Going back to the point… quickly...

While constantly tinkering with demographic subtleties, networks substantially set their advertising rates the way they always have – based on how many people are watching the shows, the more people watching, the higher the ad rates.

The problem is, and everyone knows it…

Less people are watching. 

Studies indicate that the 18-49 viewership alone has plummeted from 36% to 28%.  That’s a drop of… lemme see… 

That’s a really big drop.

Compounding the agony, many remaining viewers now subscribe to services allowing them to “fast-forward” through the commercials.  (By the way, even at the beginning we had a way to avoid watching commercials.  We called it, “going to the bathroom.”)

Despite this cascading erosion of viewership, television executives have to buoyantly pretend at the “Up Fronts” that everything is beautiful.  It isn’t.  It’s the The Wizard of Oz backwards.

“Pay no attention to the man (or woman) in front of the curtain.”

It’s just the craziest thing I have ever heard.  Networks are selling their customers a sieve they confidently proclaim can hold water.  Horse traders hawking a three-legged pony, trumpeting the cost-saving advantage of “one less horseshoe.”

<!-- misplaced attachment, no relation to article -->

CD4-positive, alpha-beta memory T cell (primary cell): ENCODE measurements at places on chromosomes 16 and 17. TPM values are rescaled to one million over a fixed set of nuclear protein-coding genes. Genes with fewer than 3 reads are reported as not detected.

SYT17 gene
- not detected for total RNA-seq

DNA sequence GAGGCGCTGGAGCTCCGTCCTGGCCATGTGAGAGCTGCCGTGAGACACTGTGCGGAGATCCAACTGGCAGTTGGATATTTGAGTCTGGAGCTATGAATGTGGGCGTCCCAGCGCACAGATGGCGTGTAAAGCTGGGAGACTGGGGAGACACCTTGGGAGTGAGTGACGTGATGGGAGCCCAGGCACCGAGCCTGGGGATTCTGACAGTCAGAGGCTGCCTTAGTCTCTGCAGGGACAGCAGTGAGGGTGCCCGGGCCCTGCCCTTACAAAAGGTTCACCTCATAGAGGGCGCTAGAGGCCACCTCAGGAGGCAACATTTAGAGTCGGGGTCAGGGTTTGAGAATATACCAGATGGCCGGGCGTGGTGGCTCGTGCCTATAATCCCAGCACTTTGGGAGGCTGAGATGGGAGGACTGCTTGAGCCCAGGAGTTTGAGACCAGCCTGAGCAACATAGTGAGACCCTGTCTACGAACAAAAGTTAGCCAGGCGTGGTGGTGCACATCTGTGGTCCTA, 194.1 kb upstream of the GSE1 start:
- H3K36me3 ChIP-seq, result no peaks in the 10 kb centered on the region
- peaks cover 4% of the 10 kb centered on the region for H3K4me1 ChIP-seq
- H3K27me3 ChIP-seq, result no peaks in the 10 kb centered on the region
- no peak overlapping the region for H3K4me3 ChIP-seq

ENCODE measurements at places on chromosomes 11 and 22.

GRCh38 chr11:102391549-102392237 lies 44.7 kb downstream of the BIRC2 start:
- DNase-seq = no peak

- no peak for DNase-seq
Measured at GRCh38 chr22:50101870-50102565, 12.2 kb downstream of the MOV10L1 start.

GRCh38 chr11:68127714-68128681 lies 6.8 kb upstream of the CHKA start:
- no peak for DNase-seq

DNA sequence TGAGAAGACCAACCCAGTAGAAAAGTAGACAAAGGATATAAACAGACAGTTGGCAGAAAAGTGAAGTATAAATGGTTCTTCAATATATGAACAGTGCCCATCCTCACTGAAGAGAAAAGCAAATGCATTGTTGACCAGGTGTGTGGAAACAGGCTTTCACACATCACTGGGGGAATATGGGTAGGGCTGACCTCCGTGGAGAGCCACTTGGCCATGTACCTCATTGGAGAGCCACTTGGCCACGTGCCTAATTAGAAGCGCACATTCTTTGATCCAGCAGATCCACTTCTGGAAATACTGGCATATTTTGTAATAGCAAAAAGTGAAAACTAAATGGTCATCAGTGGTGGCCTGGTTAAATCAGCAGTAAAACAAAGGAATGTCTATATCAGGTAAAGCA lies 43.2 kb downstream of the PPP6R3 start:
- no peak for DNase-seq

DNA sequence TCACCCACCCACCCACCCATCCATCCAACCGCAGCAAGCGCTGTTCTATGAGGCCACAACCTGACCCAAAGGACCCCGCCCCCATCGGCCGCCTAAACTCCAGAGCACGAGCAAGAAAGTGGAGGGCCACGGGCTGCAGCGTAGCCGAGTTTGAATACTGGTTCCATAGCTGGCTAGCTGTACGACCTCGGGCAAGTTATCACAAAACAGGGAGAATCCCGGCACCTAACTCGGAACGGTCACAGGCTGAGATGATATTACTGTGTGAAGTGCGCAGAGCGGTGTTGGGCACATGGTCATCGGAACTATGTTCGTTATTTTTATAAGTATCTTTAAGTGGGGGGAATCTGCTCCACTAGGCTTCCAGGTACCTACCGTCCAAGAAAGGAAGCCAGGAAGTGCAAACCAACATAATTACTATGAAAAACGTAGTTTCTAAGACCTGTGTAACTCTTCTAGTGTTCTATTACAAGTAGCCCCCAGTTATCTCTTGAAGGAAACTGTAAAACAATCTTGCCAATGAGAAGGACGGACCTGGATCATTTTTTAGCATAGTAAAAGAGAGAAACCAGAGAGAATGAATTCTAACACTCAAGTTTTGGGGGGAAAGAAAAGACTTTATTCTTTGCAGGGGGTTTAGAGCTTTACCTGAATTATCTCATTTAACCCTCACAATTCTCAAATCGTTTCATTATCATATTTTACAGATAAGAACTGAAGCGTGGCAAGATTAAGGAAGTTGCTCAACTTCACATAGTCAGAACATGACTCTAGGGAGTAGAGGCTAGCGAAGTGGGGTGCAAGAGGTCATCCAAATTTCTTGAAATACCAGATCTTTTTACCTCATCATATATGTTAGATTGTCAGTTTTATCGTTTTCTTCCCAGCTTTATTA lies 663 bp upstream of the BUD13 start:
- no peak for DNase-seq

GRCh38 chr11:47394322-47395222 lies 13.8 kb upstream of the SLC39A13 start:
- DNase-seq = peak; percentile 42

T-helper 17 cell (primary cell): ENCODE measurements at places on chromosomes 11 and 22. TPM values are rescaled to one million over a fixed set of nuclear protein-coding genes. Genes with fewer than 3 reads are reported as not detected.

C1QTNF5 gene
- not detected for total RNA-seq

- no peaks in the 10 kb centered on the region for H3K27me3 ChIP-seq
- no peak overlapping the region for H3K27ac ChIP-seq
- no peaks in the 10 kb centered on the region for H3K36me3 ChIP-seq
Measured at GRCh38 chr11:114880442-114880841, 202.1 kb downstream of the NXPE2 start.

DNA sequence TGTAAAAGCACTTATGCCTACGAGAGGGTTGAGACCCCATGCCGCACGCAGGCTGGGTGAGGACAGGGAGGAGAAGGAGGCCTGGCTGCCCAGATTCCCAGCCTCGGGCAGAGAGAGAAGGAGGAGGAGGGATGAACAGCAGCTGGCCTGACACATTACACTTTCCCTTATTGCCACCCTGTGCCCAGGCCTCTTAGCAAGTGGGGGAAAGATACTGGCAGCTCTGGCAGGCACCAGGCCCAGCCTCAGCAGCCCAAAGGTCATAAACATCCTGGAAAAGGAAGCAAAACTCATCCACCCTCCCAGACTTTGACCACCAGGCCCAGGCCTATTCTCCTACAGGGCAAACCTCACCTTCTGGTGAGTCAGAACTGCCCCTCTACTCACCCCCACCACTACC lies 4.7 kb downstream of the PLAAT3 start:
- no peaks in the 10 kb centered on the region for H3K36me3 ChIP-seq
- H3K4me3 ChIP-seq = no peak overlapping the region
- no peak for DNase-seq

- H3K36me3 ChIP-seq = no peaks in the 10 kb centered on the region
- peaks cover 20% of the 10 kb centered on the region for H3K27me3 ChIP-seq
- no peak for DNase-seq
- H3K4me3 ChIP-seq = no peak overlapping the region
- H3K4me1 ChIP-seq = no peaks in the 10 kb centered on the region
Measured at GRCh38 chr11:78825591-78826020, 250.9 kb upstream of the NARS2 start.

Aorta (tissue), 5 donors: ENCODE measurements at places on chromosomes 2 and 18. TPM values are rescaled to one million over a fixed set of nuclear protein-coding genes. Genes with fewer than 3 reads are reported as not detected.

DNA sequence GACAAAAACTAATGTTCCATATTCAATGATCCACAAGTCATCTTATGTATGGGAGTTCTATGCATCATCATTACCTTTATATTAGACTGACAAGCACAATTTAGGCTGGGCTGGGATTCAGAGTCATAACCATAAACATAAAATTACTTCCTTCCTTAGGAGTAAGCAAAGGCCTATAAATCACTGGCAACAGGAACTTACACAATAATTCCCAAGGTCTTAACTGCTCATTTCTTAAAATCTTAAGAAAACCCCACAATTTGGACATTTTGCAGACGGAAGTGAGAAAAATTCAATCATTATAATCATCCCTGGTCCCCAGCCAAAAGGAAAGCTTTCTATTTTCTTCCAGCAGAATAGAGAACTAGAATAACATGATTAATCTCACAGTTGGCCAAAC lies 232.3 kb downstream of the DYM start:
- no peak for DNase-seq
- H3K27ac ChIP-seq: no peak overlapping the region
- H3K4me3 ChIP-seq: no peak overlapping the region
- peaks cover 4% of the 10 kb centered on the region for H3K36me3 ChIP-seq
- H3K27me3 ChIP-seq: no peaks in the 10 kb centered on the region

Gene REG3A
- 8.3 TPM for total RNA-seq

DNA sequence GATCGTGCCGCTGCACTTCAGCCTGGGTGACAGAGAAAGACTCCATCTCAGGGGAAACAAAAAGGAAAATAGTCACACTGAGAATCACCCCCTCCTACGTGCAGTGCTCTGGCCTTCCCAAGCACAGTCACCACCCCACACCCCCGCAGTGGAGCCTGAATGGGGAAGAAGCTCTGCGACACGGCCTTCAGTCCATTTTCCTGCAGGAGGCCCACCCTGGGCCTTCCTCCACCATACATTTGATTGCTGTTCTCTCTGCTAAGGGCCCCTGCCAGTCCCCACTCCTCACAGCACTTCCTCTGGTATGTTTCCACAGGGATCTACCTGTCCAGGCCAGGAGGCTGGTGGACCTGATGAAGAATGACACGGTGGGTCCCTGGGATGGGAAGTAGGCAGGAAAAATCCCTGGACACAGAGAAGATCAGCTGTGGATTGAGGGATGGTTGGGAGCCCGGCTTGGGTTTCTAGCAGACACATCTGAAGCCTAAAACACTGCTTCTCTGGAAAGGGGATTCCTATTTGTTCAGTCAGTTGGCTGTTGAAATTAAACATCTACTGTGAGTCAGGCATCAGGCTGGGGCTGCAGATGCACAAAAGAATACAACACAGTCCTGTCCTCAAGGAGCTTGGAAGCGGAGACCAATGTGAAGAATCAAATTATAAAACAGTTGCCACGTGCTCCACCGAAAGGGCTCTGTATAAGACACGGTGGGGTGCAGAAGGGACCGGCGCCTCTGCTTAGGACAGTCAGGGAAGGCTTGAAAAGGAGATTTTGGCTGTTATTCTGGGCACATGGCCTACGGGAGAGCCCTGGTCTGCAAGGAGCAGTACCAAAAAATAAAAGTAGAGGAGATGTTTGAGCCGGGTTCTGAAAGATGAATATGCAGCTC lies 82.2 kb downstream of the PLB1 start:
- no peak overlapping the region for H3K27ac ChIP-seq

You don’t need Jimmy Kimmel at these shindigs.  It’s like, “Send in the clowns;
Don’t bother they’re here.”

Networks, asking advertisers to pay more money for smaller audiences.  That’s

“Buy M & M’s.  There’s less in the box but we’re charging you extra!

Maybe if you say it with gusto people go with the enthusiasm.

“Less for more?  Sign me up!”

The reasonable version of the argument:

“Yes, the size of viewership is smaller.  (Which does not mean that current television viewers are shorter.)  But television still brings more people to one venue than anywhere else.”

The reasonable rebuttal:

“It’s less people!  And you’re jacking up the prices?”

I get a headache just thinking about that.  I mean, how does that feel, being that “Front Person”, peddling that malarkey?

“What did you do today, Mommy?”

“I went on stage and lied to thousands of people.”

(Who are fully aware they are being lied to.  Then they all have drinks and eat meatballs on a toothpick.)

I have no idea how they do it – selling a pea and charging for a pumpkin.

Paraphrasing what I once head-shakingly proclaimed about my own (arguably more admirable) line of endeavor,


“There must be an easier to make hundreds of thousands of dollars a year.”